My quills still seem to last longer, writing, than most of my dip pens. I can dip a quill, write a paragraph at a time and most of my dip pens only last a sentence or two. Mark once commented that he was surprised how small the quill could write. It's very cool to have complete control over how it writes.
After I had everything opened and identified, I started cooking. First the rice, then salting the salmon and while all that got ready I made custard pie. The recipe is at the Food Network site, and it's under Calling all Cooks and is the sambuca pie; but I only had amaretto and I don't much like anise anyway. So I had John open the low-altitude closed bottled and then I made the custard at half-recipe volumes as I only had the tart shells to fill. It cooked about twice as fast at the TV program said it would, but that might just be the volume thing and I was brave and stirred a lot. It really did thicken up quick, though and it really made me think more thoughts about the tiramisu. This would be a yummier custard to beat up with the mascarpone. Much tastier. I then spooned hot custard into the tart shells, dipped a tea biscuit in amaretto, put it on the lower layer of custard and then piled more custard on top. The actual recipe has two layers of cookies, but in a full pie tin. Then I put it all in the fridge to cool.
By this time, the rice was perfectly done, and I did the things I had to do to make onogiri and it was yummy with all the seaweed bits and all that yummy salty bits. I drank water for dinner and then, afterwards, pulled out a special green tea that Singer sent me from the Imperial Tea Court in Kent, WA, and made gung-fu style tea. A couple tablespoons of dried leaf in a tiny pot and a few twenty-second steeps later the unfurling leaves had filled the little pot. The tea was fragrant, delicious, and after a few steeps it was nearly enough just to pour hot water on it and nearly immediately pour off the lovely tea. Turns out that in old traditions, the very first steep is offered to the gods as tribute. Turns out, also, that nearly 80% of the caffeine is in the first thirty second steep. Which was very cool by me. I made my little offering and then enjoyed the soothing cups with John. We got a good dozen steeps from the one pot, easily and fragrantly. That was very, very nice.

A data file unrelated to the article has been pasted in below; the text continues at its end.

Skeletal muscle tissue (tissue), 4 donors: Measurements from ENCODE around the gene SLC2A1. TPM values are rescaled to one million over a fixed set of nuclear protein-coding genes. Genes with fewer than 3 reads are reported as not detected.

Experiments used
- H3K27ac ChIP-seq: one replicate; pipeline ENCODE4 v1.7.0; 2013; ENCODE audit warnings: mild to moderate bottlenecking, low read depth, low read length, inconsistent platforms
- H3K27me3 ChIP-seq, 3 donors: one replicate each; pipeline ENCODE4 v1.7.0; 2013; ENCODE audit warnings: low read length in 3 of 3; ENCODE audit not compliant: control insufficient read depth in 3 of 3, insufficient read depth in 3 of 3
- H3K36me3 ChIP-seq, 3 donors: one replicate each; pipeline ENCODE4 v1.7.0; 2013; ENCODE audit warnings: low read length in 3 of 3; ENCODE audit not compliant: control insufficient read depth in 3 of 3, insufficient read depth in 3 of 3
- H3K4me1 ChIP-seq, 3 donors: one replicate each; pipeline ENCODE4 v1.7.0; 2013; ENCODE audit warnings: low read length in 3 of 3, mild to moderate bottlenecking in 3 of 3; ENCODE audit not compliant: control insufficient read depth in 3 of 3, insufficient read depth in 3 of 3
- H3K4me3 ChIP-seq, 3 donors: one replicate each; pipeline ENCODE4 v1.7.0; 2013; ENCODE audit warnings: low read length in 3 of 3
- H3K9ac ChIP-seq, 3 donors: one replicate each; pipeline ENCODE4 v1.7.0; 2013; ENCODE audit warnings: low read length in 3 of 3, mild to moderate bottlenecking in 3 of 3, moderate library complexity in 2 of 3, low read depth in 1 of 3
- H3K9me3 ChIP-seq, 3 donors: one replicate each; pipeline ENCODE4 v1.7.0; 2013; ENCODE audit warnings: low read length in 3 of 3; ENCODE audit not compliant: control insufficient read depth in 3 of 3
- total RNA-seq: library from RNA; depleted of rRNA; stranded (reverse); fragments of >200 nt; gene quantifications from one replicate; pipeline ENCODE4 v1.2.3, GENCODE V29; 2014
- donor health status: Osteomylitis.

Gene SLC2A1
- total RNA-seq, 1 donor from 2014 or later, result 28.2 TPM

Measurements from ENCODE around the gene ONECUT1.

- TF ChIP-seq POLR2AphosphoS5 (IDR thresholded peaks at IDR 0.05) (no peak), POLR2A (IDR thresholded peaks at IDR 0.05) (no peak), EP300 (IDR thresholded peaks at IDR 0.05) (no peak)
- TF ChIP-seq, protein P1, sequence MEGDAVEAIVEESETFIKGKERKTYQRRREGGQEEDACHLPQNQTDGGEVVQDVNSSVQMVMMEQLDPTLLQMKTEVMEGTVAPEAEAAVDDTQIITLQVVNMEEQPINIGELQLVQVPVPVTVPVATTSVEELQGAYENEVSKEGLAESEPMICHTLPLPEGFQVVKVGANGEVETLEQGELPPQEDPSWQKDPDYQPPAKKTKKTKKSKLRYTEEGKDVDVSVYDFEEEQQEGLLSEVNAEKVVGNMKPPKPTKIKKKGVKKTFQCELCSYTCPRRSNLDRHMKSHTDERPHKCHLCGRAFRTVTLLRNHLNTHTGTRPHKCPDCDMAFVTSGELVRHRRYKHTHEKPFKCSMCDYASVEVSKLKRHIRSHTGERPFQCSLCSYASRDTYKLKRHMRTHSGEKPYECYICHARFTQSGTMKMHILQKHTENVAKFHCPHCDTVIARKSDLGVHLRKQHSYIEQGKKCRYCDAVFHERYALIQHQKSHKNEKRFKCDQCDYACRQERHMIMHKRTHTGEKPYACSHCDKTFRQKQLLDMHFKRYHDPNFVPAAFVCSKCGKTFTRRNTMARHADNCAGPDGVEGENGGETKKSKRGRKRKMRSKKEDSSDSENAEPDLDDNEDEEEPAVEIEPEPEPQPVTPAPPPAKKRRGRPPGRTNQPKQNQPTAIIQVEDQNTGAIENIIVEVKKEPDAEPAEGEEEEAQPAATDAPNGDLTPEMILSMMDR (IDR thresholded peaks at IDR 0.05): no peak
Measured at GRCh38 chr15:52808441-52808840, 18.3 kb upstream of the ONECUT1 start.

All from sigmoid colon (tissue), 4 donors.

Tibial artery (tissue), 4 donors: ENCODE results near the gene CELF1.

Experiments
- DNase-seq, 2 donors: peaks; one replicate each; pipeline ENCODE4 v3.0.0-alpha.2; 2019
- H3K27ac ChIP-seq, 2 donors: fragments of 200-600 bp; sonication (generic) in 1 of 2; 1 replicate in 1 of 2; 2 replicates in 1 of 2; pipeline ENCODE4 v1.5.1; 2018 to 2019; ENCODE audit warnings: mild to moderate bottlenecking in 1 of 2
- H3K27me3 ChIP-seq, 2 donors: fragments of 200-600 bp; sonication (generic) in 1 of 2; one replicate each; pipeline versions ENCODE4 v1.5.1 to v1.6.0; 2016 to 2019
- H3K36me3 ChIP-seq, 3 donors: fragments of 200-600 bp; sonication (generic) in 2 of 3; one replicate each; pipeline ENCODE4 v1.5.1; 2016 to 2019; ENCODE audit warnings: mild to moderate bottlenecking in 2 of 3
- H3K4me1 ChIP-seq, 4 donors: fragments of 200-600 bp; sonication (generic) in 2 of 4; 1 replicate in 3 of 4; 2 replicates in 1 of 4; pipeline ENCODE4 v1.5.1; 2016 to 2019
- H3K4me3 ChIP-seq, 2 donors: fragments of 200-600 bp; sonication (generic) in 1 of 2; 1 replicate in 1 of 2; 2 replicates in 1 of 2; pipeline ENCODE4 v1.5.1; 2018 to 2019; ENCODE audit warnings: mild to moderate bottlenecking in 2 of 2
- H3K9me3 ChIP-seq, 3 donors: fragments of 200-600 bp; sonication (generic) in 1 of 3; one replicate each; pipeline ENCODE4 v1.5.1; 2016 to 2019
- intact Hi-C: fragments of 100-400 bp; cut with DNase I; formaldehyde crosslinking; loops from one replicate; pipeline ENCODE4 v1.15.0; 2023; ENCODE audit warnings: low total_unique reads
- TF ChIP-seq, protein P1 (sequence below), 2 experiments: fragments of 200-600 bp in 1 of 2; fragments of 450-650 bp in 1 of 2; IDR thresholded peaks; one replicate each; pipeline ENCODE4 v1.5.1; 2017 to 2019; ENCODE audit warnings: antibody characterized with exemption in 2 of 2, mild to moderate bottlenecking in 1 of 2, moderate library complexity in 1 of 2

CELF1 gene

I then got the tarts out and the tea biscuit had half melted into the custard, and all the lovely, sweet amaretto flavor and scent had mingled in the simple custard and it was a real dream to eat. The custard had firmed up beautifully and was silky smooth in texture and perfectly cool. The crispness of the crust contrasted nicely, and both John and I enjoyed it thoroughly.
John went to sleep soon after, and I sat around, sipping tea and breathing steam and the evening was cool enough to really enjoy the warmth of the tea. That was great. What was even better was that there are now no moths in the house. I hadn't really realized their slow exit from the area, but they're all gone now. Just the small bugs of the night that can and do get stopped by the screen doors, which is a real blessing. I still have no clue why the moths even got in the house at all. So I wrote, played with my quills, thought a lot, and eventually made my way into the bathroom and drew a bath and dumped a quarter of a box of baking soda into the water.
It's one of the simpler remedies for rashes. Take a cool, not warm, bath with lots of baking soda, soak a bit, then pat dry without rubbing and then just let the solution dry on the skin. The basic nature of the soda draws out the acid of most prickly things and the solution seems to sooth most rashes. Don't use hot or even warm water because the rash will inflame from the warmth. I finally, for the first time today, stopped itching. It was quite the blessing and I got to sleep soon after and slept deeply.